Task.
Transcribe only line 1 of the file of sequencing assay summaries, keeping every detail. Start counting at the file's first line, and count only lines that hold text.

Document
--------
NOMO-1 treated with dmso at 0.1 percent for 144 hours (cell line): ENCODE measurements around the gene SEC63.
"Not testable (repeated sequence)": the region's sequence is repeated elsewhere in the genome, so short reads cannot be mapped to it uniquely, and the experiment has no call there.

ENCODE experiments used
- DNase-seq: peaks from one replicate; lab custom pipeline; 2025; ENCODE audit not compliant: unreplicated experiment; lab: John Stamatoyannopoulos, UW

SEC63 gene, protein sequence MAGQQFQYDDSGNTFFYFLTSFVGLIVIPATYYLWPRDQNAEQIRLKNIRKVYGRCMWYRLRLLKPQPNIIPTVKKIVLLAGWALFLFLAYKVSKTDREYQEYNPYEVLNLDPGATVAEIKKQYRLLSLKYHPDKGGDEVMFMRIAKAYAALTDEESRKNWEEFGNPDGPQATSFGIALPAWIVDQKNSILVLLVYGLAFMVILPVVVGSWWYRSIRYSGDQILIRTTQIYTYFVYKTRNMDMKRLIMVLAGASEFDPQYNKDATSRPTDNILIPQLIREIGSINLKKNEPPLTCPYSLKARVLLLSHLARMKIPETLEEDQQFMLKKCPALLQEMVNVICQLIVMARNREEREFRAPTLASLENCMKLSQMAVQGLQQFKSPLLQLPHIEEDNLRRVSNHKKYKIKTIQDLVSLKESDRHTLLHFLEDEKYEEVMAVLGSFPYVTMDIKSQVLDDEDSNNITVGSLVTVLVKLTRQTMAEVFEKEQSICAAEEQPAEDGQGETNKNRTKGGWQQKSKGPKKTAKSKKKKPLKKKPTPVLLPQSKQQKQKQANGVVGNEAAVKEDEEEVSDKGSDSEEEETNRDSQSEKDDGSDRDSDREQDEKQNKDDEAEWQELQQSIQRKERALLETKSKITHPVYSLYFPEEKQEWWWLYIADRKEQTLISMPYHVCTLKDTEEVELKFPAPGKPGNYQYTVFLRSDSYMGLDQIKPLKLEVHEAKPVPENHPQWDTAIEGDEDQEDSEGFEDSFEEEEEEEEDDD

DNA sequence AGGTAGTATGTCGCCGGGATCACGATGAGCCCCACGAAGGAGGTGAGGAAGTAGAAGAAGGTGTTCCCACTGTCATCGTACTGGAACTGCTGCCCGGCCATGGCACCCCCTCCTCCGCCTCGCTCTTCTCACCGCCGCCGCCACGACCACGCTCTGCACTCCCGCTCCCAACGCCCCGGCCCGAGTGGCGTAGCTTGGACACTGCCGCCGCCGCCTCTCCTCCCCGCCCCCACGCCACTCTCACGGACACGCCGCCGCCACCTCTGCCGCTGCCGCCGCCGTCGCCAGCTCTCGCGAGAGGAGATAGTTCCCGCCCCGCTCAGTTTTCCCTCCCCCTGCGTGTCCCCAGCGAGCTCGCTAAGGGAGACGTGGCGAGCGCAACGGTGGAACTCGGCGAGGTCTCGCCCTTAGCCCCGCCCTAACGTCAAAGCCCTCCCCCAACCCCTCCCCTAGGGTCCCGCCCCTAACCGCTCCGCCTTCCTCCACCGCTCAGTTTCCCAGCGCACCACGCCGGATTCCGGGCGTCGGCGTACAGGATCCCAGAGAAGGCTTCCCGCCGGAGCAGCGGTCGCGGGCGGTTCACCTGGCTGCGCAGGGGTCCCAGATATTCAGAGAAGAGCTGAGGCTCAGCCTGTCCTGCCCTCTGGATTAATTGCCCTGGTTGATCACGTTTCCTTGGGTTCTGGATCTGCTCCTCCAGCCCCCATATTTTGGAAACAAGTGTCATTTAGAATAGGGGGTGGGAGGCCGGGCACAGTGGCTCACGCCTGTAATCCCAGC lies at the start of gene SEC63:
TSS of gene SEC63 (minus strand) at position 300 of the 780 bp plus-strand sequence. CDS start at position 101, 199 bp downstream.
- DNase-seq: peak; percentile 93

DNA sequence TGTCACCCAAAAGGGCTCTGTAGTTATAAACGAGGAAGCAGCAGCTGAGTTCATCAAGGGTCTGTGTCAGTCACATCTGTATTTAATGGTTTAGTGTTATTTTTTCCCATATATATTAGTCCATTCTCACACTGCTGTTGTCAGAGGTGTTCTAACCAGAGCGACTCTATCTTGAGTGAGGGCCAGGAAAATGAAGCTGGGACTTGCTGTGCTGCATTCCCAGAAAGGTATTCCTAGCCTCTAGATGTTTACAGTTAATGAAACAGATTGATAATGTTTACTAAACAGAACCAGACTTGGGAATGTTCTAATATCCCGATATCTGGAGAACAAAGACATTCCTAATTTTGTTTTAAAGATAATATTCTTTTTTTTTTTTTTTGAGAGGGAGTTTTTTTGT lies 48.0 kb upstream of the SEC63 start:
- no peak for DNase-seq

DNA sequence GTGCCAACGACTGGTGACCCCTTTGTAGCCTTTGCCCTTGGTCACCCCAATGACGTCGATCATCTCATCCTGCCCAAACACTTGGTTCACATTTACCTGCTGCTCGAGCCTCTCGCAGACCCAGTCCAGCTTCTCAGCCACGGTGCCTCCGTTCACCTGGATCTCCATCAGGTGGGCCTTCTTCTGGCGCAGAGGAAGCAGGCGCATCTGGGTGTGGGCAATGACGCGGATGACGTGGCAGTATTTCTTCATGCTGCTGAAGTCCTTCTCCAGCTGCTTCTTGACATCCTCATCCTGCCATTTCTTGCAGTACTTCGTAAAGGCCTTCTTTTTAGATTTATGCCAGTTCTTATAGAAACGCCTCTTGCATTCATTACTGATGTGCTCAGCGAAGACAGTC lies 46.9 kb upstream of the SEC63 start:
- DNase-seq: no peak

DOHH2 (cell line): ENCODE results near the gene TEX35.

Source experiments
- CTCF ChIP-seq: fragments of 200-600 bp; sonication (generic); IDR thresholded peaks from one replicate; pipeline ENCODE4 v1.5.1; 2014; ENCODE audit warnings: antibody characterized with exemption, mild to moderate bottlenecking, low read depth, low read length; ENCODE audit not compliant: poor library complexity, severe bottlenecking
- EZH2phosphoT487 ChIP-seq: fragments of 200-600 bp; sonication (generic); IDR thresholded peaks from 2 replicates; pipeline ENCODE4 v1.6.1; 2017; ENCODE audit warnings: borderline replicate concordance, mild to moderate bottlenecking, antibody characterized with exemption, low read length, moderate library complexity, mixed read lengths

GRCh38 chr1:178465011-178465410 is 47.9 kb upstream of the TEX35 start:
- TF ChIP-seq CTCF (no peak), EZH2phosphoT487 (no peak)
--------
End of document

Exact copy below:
NOMO-1 treated with dmso at 0.1 percent for 144 hours (cell line): ENCODE measurements around the gene SEC63.